In particular, we have the Christmas issue of the BMJ, which is devoted to methodologically sound papers about silly things (examples including last year’s on virgin birth in the National Longitudinal Study of Youth, and the classic meta-analysis of randomised trials of parachute use)
University of Auckland researchers have a paper this year looking at the survival rate of magazines in doctors’ waiting rooms
We defined a gossipy magazine as one that had five or more photographs of celebrities on the front cover and a most gossipy magazine as one that had up to 10 such images. The Economist and Time magazine were deemed to be non-gossipy. The rest of the magazines did not meet the gossipy threshold as they specialised in, for example, health, the outdoors, the home, and fashion. Practice staff placed 87 magazines in three piles in the waiting room and removed non-study magazines. To blind potential human vectors to the study, BA marked a unique number on the back cover of each magazine. Twice a week the principal investigator arrived at work 30 minutes early to record missing magazines.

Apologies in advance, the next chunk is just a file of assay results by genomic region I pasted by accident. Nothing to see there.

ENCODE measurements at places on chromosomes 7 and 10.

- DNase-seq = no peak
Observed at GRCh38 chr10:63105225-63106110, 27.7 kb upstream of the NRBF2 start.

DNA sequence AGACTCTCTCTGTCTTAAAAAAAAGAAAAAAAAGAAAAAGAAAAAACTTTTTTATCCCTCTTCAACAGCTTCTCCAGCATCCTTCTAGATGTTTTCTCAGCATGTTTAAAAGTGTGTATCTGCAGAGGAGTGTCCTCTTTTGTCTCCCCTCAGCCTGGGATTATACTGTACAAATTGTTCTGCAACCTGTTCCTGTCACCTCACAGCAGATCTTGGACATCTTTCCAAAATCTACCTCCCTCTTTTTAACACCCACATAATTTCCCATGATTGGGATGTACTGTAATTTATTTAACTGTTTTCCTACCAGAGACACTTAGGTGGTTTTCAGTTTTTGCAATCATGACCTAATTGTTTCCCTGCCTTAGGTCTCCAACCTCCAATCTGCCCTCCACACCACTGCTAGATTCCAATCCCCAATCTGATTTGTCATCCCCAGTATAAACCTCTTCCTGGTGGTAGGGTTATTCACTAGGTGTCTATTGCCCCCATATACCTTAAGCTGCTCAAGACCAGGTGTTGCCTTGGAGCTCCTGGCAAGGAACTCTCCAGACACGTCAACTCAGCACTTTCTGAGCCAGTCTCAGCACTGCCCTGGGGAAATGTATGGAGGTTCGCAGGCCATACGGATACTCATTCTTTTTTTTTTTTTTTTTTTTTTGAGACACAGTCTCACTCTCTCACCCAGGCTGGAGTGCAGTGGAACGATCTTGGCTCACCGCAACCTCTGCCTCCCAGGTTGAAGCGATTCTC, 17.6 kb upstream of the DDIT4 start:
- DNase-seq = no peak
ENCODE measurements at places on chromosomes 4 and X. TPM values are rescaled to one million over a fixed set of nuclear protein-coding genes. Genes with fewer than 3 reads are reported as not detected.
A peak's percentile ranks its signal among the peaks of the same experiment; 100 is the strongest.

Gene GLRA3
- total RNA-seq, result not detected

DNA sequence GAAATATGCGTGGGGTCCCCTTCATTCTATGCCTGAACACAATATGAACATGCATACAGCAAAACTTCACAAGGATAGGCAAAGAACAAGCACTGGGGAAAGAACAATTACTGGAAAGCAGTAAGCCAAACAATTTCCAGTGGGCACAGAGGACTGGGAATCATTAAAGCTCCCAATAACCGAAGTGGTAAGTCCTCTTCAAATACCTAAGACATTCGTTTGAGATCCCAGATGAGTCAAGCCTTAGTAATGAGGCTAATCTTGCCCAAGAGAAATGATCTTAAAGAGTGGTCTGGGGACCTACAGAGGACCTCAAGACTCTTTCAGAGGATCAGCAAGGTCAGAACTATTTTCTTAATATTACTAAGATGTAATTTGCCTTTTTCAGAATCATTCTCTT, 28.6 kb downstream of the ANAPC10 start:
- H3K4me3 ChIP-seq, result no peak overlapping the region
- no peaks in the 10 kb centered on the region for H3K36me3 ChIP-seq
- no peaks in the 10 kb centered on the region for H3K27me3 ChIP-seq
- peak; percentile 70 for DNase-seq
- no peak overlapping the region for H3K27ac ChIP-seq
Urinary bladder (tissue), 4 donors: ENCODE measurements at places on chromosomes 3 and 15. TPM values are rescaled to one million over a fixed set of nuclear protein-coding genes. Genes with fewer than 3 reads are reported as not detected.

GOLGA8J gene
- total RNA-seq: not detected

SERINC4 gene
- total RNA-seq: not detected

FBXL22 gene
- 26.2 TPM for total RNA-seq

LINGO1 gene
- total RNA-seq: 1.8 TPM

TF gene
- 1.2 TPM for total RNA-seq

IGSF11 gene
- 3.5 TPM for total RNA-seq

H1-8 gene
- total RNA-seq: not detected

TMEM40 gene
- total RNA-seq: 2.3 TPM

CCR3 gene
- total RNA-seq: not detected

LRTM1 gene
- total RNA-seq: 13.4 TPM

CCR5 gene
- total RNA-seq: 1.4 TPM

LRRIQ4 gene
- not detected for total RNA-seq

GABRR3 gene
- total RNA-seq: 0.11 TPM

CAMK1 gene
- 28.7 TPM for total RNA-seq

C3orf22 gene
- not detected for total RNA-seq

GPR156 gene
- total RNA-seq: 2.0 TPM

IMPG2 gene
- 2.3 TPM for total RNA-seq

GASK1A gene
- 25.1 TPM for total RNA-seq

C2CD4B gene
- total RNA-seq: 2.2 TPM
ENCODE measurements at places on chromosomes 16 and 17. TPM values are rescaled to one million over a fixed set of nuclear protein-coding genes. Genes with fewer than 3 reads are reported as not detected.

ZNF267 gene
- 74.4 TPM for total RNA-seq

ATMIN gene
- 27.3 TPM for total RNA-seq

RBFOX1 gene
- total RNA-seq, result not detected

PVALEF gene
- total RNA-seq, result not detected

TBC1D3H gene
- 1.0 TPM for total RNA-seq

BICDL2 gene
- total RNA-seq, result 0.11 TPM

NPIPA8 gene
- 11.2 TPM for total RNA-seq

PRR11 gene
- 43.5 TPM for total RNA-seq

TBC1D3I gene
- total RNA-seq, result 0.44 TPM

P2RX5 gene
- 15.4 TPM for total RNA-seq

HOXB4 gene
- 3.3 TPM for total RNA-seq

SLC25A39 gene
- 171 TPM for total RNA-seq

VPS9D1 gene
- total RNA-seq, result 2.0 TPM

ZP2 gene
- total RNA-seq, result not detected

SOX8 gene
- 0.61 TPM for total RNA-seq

And what did they find?